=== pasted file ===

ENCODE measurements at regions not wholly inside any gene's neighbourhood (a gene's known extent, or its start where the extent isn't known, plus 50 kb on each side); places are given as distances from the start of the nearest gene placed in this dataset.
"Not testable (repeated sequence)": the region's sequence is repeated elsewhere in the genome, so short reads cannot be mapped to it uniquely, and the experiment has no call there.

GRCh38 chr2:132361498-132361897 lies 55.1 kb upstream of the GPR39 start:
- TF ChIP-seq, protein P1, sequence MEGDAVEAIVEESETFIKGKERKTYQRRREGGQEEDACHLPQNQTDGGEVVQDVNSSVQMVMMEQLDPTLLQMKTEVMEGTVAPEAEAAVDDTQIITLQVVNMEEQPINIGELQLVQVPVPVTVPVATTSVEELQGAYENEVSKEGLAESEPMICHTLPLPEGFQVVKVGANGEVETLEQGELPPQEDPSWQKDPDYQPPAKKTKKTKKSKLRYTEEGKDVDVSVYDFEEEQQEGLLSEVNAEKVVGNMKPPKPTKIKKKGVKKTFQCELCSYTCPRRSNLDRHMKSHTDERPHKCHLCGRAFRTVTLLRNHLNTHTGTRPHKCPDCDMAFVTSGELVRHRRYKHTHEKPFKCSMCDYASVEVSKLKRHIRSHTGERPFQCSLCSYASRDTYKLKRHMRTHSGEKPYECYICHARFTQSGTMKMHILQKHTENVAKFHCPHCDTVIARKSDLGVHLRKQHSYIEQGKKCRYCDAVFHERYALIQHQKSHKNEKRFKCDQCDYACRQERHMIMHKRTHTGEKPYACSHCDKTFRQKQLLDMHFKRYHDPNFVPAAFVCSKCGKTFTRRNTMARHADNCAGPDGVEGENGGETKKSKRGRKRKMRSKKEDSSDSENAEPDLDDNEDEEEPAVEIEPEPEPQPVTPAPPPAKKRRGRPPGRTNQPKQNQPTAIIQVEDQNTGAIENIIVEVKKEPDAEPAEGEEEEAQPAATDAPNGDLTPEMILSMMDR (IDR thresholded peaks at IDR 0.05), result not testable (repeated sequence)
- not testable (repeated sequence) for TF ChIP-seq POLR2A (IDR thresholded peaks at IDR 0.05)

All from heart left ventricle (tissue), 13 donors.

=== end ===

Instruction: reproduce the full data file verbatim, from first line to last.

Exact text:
ENCODE measurements at regions not wholly inside any gene's neighbourhood (a gene's known extent, or its start where the extent isn't known, plus 50 kb on each side); places are given as distances from the start of the nearest gene placed in this dataset.
"Not testable (repeated sequence)": the region's sequence is repeated elsewhere in the genome, so short reads cannot be mapped to it uniquely, and the experiment has no call there.

GRCh38 chr2:132361498-132361897 lies 55.1 kb upstream of the GPR39 start:
- TF ChIP-seq, protein P1, sequence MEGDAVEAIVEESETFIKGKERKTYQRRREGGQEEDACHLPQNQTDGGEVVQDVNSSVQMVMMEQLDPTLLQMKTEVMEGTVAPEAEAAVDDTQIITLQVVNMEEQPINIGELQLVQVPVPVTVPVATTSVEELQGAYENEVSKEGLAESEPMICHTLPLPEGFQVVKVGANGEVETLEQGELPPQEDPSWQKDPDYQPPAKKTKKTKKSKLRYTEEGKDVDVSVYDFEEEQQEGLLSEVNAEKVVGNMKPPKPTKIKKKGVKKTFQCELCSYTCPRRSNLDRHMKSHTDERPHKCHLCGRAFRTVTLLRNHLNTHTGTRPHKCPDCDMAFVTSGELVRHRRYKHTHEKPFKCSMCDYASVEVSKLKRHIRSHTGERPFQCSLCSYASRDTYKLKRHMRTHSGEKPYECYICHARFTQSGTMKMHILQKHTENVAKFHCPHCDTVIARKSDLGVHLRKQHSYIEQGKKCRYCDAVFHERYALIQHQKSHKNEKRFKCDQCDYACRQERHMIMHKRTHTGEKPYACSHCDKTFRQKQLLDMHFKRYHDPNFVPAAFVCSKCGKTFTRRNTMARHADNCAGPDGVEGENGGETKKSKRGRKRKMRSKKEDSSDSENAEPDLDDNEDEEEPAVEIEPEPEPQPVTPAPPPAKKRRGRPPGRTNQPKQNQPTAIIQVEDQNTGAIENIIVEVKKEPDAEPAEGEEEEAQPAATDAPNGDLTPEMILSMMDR (IDR thresholded peaks at IDR 0.05), result not testable (repeated sequence)
- not testable (repeated sequence) for TF ChIP-seq POLR2A (IDR thresholded peaks at IDR 0.05)

All from heart left ventricle (tissue), 13 donors.